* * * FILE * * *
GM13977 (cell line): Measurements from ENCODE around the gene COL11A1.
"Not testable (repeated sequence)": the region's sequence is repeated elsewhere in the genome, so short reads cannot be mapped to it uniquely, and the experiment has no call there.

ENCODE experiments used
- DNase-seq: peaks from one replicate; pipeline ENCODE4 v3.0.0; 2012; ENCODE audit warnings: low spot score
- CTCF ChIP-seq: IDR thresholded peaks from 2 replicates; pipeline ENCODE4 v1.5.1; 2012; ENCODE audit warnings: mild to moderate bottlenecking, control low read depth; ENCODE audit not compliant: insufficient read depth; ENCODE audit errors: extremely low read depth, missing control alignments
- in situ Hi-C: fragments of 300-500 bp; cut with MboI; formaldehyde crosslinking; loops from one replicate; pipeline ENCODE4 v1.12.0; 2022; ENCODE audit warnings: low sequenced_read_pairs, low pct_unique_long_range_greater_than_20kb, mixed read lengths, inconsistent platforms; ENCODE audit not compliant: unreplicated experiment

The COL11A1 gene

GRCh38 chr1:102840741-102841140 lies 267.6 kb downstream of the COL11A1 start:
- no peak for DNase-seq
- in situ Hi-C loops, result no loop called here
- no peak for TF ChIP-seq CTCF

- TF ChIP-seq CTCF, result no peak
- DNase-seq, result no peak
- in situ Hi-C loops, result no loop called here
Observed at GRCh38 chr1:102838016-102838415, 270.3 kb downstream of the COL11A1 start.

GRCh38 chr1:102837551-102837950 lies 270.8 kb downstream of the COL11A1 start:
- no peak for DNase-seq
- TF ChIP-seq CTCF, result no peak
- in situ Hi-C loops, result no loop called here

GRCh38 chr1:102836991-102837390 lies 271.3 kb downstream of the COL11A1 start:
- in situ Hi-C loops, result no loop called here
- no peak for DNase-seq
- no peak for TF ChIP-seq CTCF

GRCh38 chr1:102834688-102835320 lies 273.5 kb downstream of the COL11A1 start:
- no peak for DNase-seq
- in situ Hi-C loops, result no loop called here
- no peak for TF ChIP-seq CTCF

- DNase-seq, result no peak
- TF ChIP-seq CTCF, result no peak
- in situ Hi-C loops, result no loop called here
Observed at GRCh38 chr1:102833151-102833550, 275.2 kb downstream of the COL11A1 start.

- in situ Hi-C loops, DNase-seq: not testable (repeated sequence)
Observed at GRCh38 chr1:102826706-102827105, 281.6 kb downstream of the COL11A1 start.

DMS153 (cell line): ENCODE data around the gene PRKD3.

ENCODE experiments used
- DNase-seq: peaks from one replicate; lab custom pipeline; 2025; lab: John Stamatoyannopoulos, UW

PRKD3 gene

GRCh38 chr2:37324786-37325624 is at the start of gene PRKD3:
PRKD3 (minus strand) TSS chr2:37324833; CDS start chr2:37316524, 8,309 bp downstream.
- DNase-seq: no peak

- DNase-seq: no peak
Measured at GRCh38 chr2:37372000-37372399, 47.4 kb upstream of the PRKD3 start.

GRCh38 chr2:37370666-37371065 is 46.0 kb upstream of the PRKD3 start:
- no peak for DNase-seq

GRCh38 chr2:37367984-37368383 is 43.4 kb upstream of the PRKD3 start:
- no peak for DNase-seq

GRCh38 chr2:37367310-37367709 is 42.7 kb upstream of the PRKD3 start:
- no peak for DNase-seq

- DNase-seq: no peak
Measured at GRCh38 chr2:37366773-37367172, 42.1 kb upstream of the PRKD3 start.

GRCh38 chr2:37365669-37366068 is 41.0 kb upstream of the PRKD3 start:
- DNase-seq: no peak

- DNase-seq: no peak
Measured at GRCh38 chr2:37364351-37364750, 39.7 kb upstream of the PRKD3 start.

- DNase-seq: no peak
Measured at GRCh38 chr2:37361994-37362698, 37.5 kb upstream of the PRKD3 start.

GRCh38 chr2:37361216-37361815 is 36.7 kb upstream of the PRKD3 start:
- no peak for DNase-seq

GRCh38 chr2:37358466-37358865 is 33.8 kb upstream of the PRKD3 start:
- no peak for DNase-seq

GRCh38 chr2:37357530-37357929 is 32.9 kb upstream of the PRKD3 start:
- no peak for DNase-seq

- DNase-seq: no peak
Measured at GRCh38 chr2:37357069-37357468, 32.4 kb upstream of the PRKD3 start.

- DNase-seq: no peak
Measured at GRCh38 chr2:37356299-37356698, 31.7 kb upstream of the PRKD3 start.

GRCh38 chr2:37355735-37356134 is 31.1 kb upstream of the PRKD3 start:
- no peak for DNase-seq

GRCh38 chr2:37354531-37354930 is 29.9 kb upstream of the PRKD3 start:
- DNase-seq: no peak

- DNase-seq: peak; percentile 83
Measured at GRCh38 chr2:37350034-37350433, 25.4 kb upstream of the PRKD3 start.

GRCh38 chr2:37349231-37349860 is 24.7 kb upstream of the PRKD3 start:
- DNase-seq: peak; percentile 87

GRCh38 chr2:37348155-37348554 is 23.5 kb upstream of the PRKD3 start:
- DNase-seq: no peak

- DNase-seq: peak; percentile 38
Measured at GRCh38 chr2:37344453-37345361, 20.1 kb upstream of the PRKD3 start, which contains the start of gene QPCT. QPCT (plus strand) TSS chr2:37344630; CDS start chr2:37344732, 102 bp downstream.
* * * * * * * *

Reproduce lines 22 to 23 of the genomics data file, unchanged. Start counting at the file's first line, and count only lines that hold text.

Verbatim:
- no peak for DNase-seq
- no peak for TF ChIP-seq CTCF